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Author Topic: FCC Regs on One-way Transmissions and Broadcasting For Repeaters  (Read 8708 times)
KC3NG
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Posts: 46




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« on: August 03, 2016, 02:46:33 PM »

With the advent of Technologies, FCC regs are "pushed".

What are current rules and regs concerning broadcasting or one way transmissions or recorded "messages" on repeaters?
Renee KC3NG
« Last Edit: August 03, 2016, 02:51:11 PM by KC3NG » Logged
W2JUV
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Posts: 22




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« Reply #1 on: August 03, 2016, 03:49:36 PM »

Hap Holly KC9RP has produced the Radio Amateurs Information Net (RAIN) for many years. It is a pre-recorded program carried on many repeaters throughout the US.  Haven't heard it in a few years, but assume it is still on the air.
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AA4PB
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« Reply #2 on: August 03, 2016, 08:01:47 PM »

There are no rules against broadcasting or one-way transmissions PROVIDED that the content is intended for interest to amateur radio operators and not the general public. W1AW and others have been broadcasting code practice on schedule for years.

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AB3LW
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Posts: 40




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« Reply #3 on: August 03, 2016, 08:13:42 PM »

there was a program called ar newsline that was played weekly during a vhf net. when playing a recording like this to an assembled group in a net, broadcasting is legal, and sadly missed too!
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W9IQ
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Posts: 758




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« Reply #4 on: August 04, 2016, 05:08:55 AM »

If you want to tie this back to the US amateur radio regulations, then "broadcasting" is generally not legal since part 97 defines this as "transmissions intended for reception by the general public, either direct or relayed." Then 97.113.5.b says in part "An amateur station shall not engage in any form of broadcasting". The exception is in this same paragraph "except that communications directly related to the immediate safety of human life or the protection of property may be provided by amateur stations to broadcasters for dissemination to the public where no other means of communication is reasonably available before or at the time of the event."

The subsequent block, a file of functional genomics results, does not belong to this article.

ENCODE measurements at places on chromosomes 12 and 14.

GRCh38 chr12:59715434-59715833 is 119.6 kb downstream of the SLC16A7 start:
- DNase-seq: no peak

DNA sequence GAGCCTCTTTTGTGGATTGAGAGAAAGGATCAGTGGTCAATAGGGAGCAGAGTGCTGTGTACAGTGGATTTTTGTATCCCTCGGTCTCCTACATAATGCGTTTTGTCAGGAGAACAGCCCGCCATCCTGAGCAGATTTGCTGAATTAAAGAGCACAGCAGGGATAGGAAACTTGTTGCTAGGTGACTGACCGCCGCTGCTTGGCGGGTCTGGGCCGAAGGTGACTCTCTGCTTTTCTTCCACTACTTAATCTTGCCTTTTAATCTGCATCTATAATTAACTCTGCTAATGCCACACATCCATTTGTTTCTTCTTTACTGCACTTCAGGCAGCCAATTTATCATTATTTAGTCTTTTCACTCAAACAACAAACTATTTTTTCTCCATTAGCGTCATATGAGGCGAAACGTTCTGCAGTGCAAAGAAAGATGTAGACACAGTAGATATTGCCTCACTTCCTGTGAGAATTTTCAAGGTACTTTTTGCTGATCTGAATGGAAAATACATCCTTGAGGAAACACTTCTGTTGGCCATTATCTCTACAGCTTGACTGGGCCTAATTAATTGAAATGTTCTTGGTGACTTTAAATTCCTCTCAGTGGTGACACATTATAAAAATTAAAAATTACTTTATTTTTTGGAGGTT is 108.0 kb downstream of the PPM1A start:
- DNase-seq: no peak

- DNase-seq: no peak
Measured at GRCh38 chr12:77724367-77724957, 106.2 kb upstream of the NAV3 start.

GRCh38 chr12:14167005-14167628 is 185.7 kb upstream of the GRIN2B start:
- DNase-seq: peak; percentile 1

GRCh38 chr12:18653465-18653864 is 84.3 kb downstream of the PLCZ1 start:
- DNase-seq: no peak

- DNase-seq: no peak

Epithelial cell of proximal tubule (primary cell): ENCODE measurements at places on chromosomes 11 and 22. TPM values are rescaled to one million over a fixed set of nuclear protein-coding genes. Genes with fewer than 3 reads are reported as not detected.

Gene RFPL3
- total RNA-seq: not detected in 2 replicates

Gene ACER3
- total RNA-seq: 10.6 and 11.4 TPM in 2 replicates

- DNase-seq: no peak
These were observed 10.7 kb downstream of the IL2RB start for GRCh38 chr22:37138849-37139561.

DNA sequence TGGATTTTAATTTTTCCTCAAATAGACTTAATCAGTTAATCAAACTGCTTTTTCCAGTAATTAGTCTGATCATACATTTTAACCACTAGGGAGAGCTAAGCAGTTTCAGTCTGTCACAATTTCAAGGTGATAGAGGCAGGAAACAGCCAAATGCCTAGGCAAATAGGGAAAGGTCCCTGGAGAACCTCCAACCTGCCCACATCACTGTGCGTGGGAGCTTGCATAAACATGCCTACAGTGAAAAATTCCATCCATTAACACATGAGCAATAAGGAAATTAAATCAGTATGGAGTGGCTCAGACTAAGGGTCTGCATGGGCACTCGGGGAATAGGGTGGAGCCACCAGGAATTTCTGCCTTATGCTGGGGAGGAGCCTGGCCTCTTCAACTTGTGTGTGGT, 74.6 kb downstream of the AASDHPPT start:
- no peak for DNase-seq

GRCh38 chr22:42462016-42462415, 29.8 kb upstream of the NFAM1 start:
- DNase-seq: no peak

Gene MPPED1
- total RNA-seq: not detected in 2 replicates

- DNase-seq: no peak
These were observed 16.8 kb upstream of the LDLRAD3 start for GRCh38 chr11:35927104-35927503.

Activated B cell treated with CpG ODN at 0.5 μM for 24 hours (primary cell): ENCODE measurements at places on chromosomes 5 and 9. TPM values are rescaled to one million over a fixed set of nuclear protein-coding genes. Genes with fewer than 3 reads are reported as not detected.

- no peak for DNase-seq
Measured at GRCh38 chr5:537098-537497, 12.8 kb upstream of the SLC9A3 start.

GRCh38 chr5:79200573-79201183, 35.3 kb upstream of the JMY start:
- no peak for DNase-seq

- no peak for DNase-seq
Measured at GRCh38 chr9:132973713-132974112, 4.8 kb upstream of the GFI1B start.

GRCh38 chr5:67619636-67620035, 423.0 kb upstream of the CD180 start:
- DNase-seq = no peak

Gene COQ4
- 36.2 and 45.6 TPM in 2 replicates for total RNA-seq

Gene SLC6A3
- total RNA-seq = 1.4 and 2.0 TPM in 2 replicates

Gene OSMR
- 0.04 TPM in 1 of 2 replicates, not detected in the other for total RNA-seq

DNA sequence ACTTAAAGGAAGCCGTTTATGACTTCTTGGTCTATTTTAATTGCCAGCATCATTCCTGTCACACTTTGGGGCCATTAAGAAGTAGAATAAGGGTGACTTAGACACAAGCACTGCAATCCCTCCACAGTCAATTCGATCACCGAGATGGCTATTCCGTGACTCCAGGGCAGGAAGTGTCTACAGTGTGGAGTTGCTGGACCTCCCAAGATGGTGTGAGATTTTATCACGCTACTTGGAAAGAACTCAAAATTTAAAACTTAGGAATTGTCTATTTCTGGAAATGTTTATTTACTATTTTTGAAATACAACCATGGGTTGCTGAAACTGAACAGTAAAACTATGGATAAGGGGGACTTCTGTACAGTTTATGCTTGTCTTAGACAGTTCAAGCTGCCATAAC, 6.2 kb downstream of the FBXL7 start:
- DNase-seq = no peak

What you are probably interested in is what the FCC calls "one-way" transmissions. Here are the allowable one-way transmissions as defined in 97.111.5.b:

(1) Brief transmissions necessary to make adjustments to the station;
(2) Brief transmissions necessary to establishing two-way communications with other stations;
(3) Telecommand;
(4) Transmissions necessary to providing emergency communications;
(5) Transmissions necessary to assisting persons learning, or improving proficiency in, the international Morse code; and
(6) Transmissions necessary to disseminate information bulletins.
(7) Transmissions of telemetry.

The regulations further elaborate on allowed one-way transmissions for beacons, telecommand, telemetry, space telemetry, and auxiliary use.

Some repeaters have the ability to automatically retransmit government weather alerts or propagation forecasts. These are allowed by 97.113.5.c:

"... propagation and weather forecast information intended for use by the general public and originated from United States Government stations, and communications, including incidental music, originating on United States Government frequencies between a manned spacecraft and its associated Earth stations."

Repeaters that announce club meeting dates or other items of general ham interest, the time, the temperature at the repeater site, a news bulletin, etc. are probably operating legally as these are all allowed one-way transmissions.

Do you have a specific repeater message that concerns you?

- Glenn W9IQ

« Last Edit: August 04, 2016, 05:11:51 AM by W9IQ » Logged

- Glenn W9IQ

I never make a mistake. I thought I did once but I was wrong.
KC3NG
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Posts: 46




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« Reply #5 on: August 04, 2016, 09:32:58 PM »

Yes, among other things I am aware of a repeater that just came on the air and says, "Good moring" whether someone is or had been on the machine with no further ID and I maintained that was illegal.
Renee KC3NG
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W9IQ
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Posts: 758




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« Reply #6 on: August 05, 2016, 03:44:54 AM »

Renee,

The "good morning" transmission would likely be considered an acceptable "one-way" telemetry transmission under part 97. But, if as you say, the repeater did not ID then this could be a problem. After the "good morning"  the repeater would need to issue its ID within 10 minutes to be in compliance with 97.119.a. Be aware that some repeaters will issue a CW ID but will drop their transmitting PL  tone (CTCSS) during this time. This means that if you have a PL encoded squelch turned on, you may never hear the ID.

While this may be of interest to you, I don't think you would find the FCC having any reasonably prioritized interest in notifying the repeater trustee of his/her oversight. A kind word to the repeater trustee may get the programming corrected.

- Glenn W9IQ
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- Glenn W9IQ

I never make a mistake. I thought I did once but I was wrong.
WB6BYU
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Posts: 15677




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« Reply #7 on: August 05, 2016, 12:11:15 PM »

One also has to consider the context.  For example, there was a case where two repeaters using
the same frequency have gotten into a spat about shared coverage areas.  In that case, setting a
controller to ID every 10 minutes, even when the repeater had not been accessed, was considered